Before you start
Objectives: learn where to find and how to manage various networking components in XP
Prerequisites: to read about network connections in general check out the article Required Parameters for Network Connection
Key terms: component, network, connection, service, manage, properties, protocol, client
After we attach our network device, for example Network Interface Card (NIC), to our computer, and after we install appropriate drivers, we need to create a network connection. In order for that network connection to work we need to use network components, which are protocols, services and clients. Every networking device will have some networking components bound to it. The concept of binding is to associate either a service or a protocol to a connection or to a particular piece of hardware.To manage network components in XP, go to Control Panel, then Network Connections, select particular connection, right-click it, and go to its properties.
Image 214.1 – Network Components
Here we can customize how our computer communicates on the network by adding and removing various network components. To add a component click ‘Install’ button, and select the type of a network component. In our case we will select ‘Protocol’ and then select IPv6, so that our machine will be ready if we move to the IPv6 enabled network.
Image 214.2 – Component Type
Image 214.3 – Protocol Selection
Now let’s take a look at the items that were actually installed.
Image 214.4 – IPv6 Added
As you can see, the ‘Microsoft TCP/IP version 6’ was installed successfully. Now we’ll install a service. Click ‘Install’, select ‘Service’ this time, and click ‘Add’.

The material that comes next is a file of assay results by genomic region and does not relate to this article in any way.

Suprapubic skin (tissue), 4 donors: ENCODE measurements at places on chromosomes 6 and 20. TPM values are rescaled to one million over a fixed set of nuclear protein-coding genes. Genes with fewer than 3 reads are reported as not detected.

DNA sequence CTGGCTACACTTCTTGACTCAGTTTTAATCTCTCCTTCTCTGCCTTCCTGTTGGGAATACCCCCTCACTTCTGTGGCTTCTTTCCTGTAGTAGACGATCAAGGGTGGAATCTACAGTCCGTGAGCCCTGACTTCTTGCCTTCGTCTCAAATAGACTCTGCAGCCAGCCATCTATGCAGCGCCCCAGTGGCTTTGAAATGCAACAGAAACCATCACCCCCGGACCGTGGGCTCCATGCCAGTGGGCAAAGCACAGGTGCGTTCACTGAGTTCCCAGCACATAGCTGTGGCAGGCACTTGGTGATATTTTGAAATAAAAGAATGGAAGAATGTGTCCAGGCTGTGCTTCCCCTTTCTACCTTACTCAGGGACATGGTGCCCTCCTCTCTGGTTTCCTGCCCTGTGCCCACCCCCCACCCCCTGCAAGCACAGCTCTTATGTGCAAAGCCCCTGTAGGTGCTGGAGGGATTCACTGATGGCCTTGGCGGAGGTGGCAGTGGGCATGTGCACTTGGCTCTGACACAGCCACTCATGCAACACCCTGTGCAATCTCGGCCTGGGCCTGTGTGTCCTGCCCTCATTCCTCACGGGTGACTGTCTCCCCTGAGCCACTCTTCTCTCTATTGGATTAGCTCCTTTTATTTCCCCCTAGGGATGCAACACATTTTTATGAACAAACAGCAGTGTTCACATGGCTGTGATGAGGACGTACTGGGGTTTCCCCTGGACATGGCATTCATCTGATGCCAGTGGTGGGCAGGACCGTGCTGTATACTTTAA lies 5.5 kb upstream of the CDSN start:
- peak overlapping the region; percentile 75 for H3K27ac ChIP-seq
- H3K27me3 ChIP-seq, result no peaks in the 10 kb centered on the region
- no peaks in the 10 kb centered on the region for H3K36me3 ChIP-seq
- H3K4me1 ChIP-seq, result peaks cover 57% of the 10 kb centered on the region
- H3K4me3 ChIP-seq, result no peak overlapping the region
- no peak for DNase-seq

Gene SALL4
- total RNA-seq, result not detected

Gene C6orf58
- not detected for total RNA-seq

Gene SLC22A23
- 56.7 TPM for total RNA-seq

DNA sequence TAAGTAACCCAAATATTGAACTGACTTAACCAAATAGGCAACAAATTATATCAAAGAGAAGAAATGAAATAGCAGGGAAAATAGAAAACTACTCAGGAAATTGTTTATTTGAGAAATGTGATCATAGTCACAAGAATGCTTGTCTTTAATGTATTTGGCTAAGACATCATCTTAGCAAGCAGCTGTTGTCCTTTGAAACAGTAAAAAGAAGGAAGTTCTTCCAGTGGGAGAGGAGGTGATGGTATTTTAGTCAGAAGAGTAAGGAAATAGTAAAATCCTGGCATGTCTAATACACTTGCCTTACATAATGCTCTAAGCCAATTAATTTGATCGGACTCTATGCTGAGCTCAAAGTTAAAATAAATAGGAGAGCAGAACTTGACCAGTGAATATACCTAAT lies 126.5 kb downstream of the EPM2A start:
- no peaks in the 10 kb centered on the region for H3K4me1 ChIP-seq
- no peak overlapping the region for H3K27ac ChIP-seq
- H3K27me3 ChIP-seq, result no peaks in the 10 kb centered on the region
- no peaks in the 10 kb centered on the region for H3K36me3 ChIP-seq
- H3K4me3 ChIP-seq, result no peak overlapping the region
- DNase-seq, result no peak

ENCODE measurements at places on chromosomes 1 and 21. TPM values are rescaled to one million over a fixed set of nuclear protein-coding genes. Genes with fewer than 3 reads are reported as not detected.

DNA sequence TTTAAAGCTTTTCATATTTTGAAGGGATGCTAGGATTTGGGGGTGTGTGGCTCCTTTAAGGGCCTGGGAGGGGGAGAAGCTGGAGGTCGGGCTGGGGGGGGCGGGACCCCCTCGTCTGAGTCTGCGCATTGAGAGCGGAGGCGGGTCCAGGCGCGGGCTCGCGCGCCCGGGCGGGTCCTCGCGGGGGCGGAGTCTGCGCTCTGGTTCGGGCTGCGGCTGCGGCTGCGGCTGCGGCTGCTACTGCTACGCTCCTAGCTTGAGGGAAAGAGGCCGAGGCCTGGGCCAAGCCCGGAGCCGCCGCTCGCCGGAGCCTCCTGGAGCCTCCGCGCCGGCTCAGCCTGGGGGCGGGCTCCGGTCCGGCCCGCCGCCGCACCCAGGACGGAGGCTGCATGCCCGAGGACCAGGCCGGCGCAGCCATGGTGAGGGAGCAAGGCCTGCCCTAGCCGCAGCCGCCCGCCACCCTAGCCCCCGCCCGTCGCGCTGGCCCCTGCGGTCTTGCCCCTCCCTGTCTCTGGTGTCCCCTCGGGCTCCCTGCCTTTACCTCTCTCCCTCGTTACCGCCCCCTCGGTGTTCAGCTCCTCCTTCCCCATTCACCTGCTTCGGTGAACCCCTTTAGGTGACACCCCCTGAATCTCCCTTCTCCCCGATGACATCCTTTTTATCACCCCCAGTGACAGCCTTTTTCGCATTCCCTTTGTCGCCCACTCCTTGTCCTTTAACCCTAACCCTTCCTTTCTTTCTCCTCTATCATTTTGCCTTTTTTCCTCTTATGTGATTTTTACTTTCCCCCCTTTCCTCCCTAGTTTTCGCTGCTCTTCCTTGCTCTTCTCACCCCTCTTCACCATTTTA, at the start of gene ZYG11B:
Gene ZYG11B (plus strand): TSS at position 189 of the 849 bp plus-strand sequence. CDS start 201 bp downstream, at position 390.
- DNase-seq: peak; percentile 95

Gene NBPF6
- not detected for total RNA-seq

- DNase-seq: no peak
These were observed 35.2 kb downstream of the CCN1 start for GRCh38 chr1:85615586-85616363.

Image 214.5 – Service Component
We want to install the ‘Service Advertising Protocol’ so we’ll select it and click OK again.
Image 214.6 – Service Advertising Protocol
In most cases, when we install networking component, it is automatically enabled for use by all network connections for which the component is valid. To remove networking components from the computer, open the properties for connection, select the component, and click ‘Uninstall’ button. In this case, let’s remove the ‘QOS Packet Scheduler’.
Image 214.7 – Component Uninstall
Click Yes to confirm. Keep in mind that the component is removed for all connections, not just the connection we’re currently editing. To disable a component on a specific connection, we will go to its properties, and use the check boxes.
Image 214.8 – Disable Component
We do not want to use the ‘Uninstall’ button in the situation where we want to disable particular component for particular device, as this will remove the component from all adapters.
Networking components can be protocols, services and clients. We can customize how our computer communicates on the network by adding and removing various network components. If we want to uninstall component for all connections we can use the ‘Uninstall’ button. If we want to disable particular component for particular connection we should use the appropriate check box.